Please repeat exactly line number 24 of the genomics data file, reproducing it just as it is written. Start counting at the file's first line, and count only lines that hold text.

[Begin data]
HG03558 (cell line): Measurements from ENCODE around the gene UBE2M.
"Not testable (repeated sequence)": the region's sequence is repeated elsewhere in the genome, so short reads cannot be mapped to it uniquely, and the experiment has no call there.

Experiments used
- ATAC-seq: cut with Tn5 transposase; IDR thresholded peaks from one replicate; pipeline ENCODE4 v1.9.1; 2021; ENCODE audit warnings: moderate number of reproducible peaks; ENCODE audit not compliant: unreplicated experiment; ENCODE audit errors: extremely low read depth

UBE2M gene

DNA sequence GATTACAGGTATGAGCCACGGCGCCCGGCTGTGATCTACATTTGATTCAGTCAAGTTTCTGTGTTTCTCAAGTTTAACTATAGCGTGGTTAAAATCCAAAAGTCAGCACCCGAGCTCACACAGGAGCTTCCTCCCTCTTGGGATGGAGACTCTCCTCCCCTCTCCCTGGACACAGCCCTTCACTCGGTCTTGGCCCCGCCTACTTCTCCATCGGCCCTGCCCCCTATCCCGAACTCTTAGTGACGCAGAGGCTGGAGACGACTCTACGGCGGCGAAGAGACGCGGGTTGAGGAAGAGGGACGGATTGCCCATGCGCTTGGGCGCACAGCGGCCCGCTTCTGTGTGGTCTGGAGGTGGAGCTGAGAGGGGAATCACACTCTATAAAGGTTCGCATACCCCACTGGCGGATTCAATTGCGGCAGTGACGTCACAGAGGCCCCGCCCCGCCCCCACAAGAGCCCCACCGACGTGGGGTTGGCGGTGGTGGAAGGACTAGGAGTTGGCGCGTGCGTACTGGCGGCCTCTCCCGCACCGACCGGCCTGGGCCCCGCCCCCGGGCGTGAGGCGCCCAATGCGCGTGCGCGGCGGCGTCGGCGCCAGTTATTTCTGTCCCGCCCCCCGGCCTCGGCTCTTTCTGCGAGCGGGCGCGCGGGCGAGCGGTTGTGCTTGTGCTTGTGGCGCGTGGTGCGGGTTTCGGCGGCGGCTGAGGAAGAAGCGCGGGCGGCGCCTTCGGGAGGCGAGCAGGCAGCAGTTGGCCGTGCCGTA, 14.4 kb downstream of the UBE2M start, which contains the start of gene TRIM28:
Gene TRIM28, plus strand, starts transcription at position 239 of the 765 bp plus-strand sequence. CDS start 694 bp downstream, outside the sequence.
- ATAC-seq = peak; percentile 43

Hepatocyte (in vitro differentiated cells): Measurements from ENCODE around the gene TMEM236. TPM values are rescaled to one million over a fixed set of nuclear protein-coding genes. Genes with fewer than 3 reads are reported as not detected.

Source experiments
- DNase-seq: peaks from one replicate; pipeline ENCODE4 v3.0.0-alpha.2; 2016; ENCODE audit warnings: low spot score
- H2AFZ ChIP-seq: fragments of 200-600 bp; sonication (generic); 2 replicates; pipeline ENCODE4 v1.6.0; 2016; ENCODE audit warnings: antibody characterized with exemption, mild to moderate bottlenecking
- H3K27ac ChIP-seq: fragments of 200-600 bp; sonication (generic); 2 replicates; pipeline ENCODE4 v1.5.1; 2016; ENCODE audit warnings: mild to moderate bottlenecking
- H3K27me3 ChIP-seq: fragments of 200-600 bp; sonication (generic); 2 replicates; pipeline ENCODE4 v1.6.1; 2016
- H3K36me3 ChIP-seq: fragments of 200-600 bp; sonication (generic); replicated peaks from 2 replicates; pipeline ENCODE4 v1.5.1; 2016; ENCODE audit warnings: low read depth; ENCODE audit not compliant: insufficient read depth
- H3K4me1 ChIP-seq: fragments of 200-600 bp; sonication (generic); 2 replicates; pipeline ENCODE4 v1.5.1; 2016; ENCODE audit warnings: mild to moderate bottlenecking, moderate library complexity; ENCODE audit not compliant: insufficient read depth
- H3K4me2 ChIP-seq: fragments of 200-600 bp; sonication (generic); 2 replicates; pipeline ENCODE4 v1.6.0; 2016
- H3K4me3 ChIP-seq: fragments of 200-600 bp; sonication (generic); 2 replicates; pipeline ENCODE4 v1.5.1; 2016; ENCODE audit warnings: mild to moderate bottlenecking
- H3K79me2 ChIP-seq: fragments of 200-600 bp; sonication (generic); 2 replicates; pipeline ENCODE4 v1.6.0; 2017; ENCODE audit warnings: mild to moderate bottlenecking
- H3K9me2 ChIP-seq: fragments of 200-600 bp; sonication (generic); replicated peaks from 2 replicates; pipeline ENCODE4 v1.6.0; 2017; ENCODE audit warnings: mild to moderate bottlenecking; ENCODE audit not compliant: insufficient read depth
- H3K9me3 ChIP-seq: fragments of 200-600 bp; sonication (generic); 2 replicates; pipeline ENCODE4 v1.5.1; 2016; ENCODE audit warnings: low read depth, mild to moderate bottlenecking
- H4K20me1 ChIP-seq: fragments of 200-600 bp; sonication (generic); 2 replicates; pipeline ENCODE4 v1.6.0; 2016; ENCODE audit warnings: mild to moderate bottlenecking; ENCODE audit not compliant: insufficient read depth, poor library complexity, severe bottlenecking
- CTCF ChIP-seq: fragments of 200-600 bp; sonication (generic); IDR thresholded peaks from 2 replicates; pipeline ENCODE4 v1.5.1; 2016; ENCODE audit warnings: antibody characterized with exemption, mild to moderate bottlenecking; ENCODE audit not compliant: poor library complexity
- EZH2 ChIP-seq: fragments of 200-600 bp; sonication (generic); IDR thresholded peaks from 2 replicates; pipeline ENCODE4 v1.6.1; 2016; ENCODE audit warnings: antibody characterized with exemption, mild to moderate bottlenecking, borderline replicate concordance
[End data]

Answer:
- EZH2 ChIP-seq: fragments of 200-600 bp; sonication (generic); IDR thresholded peaks from 2 replicates; pipeline ENCODE4 v1.6.1; 2016; ENCODE audit warnings: antibody characterized with exemption, mild to moderate bottlenecking, borderline replicate concordance